Breaking the partisan gridlock in Congress may be as easy as Jell-O.
“I’m convinced that if we had more potlucks in Congress we would get more done,” U.S. Rep. Bruce Braley said Monday. “If you get to know somebody, it’s harder to go out onto the floor and demonize them.”
Braley, 54, a Waterloo attorney serving his third term, told the Cedar Rapids Downtown Rotary the success he has had in Congress is a result of working with Republicans to move legislation.
Specifically, Braley, who faces a rematch with Republican Ben Lange, an Independence attorney, said passage of the Andrew Connolly Veterans Housing Act was the result of working with the Republican chairman of the House Veterans Affairs Committee.
His “Plain Language” bill, which rates federal agencies on how well they remove the legalese from their communications with the public, was another example he cited.
He said he found early on that the best place to get things done is the House gym, where no one cares whether you are a Republican or a Democrat.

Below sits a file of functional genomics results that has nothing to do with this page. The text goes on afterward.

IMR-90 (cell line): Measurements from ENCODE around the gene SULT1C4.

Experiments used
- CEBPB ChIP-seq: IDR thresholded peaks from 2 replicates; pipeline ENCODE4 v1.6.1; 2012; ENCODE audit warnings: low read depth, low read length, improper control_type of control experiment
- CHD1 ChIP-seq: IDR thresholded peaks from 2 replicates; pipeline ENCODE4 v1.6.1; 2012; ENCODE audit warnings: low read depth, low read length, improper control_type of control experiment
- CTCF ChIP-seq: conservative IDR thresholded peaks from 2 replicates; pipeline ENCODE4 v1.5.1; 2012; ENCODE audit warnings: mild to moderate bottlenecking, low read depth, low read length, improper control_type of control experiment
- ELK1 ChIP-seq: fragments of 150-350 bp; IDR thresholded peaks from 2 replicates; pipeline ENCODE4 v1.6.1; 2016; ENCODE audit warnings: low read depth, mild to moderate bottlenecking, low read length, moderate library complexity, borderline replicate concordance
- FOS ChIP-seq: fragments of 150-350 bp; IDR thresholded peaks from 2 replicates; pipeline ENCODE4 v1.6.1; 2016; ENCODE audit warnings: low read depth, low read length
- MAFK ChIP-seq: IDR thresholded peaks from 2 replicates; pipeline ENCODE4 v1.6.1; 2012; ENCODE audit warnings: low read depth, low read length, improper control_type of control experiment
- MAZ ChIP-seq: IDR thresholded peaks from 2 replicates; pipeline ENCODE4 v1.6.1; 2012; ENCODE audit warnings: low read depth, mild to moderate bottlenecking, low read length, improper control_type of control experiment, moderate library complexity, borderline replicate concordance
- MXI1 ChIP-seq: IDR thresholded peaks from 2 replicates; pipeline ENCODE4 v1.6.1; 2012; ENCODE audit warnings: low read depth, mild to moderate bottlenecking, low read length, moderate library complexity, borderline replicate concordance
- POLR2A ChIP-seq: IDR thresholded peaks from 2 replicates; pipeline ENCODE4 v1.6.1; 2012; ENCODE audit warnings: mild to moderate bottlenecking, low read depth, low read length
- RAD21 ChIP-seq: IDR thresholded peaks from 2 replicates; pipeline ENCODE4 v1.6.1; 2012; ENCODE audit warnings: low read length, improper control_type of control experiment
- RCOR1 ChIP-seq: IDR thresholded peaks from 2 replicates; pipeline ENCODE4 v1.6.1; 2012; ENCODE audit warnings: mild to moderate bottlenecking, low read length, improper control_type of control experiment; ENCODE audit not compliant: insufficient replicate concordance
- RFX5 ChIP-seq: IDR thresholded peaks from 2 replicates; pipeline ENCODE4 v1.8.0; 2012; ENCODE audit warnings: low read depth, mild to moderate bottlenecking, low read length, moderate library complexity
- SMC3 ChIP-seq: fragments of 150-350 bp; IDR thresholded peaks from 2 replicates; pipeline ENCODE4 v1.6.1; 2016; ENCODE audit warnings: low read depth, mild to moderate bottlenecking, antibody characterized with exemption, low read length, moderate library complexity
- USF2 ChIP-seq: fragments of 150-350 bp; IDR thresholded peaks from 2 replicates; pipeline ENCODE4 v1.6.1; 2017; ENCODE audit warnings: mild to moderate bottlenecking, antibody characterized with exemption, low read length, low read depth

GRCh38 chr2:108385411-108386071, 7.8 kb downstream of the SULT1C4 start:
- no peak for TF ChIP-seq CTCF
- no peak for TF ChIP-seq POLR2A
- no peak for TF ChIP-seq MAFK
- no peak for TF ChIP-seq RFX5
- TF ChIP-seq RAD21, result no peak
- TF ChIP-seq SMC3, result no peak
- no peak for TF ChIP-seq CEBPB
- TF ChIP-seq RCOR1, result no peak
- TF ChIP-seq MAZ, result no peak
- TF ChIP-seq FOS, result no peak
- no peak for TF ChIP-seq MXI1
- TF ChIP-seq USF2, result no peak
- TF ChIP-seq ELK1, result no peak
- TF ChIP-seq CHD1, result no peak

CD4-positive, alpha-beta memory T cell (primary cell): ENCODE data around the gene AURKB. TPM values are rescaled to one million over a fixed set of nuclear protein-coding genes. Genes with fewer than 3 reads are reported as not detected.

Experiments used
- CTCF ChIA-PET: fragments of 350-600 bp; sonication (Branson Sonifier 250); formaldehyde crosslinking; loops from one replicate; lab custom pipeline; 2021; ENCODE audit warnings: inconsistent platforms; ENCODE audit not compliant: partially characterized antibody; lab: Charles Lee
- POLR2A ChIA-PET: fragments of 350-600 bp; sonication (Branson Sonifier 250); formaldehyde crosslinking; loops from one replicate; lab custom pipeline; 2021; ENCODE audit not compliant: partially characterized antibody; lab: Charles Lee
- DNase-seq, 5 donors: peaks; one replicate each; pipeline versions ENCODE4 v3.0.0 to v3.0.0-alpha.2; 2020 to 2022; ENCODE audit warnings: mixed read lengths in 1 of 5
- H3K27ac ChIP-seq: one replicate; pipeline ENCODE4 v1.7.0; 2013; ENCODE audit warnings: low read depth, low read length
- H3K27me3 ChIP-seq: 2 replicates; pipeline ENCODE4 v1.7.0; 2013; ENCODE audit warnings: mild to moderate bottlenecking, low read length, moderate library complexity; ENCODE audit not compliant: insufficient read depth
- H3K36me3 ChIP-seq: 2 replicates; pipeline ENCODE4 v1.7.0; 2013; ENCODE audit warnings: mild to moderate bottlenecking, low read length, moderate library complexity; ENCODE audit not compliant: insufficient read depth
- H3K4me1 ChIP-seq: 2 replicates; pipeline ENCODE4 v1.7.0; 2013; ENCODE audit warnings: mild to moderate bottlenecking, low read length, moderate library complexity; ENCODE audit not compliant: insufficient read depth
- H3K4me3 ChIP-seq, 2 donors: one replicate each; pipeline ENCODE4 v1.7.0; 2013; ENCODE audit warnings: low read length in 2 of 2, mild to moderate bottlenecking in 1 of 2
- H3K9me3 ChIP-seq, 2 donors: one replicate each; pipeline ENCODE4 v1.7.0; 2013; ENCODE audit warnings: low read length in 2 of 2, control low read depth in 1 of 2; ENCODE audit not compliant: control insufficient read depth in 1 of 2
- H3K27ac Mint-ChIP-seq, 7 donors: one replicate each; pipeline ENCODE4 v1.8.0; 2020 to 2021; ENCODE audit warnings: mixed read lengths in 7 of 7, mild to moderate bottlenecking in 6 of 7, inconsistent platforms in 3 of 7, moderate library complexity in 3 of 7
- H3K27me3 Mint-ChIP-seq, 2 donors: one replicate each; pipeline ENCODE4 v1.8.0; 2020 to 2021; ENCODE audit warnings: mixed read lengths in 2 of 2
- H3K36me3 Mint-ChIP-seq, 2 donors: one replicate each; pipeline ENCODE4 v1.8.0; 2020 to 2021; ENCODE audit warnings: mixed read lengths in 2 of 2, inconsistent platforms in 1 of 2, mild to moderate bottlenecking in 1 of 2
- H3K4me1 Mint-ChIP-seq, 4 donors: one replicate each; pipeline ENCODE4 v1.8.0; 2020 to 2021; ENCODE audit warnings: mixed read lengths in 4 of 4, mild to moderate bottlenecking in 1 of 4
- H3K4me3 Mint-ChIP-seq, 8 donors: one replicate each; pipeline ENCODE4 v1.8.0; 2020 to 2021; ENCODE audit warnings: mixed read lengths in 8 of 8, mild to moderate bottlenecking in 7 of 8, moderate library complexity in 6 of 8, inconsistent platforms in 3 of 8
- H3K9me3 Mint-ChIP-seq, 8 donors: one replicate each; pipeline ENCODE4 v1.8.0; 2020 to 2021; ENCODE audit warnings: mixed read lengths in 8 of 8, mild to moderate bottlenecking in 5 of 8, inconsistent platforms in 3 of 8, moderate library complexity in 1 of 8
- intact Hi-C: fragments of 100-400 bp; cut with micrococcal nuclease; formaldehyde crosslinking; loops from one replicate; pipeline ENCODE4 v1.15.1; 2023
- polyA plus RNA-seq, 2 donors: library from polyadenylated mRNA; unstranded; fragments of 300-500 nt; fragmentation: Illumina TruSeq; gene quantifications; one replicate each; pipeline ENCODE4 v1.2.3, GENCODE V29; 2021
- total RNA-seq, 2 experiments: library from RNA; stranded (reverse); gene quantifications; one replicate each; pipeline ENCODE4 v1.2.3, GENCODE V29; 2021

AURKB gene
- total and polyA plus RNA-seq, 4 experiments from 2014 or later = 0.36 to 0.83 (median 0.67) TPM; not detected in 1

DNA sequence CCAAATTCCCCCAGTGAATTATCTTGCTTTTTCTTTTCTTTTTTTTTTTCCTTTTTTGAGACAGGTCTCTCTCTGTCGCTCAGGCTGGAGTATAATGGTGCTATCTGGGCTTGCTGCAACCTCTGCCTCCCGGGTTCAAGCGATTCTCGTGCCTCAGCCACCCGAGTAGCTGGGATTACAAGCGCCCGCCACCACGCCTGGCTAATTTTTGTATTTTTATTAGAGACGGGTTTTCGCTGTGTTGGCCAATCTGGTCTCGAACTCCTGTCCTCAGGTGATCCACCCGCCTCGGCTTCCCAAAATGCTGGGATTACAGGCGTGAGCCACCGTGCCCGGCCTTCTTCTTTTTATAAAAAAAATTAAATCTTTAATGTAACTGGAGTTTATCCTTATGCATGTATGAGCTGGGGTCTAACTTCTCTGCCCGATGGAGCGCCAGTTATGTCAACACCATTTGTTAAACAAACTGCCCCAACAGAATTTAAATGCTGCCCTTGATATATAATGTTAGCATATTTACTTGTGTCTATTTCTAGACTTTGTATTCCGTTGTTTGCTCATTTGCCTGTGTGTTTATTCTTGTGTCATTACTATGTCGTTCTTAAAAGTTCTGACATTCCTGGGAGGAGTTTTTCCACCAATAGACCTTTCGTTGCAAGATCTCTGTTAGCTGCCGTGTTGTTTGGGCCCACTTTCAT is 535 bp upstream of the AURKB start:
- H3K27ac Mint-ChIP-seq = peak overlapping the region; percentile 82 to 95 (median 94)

“Developing strong relationships with people on both sides of the aisle, we can work to get things done,” he said.
Still, Braley was not optimistic that the next session of Congress will be less partisan than the current session.
After the election, Braley said, there will be very little time to deal with several major issues facing the nation, including automatic spending cuts and the Farm Bill.
Given the two-year terms of House members, “the battle for control will begin as soon as we are sworn in,” he said.
“Whoever the president is, he will have a very short window of opportunity to bring people together,” Braley said.
Braley’s challenger, Lange, will speak to the service club in two weeks.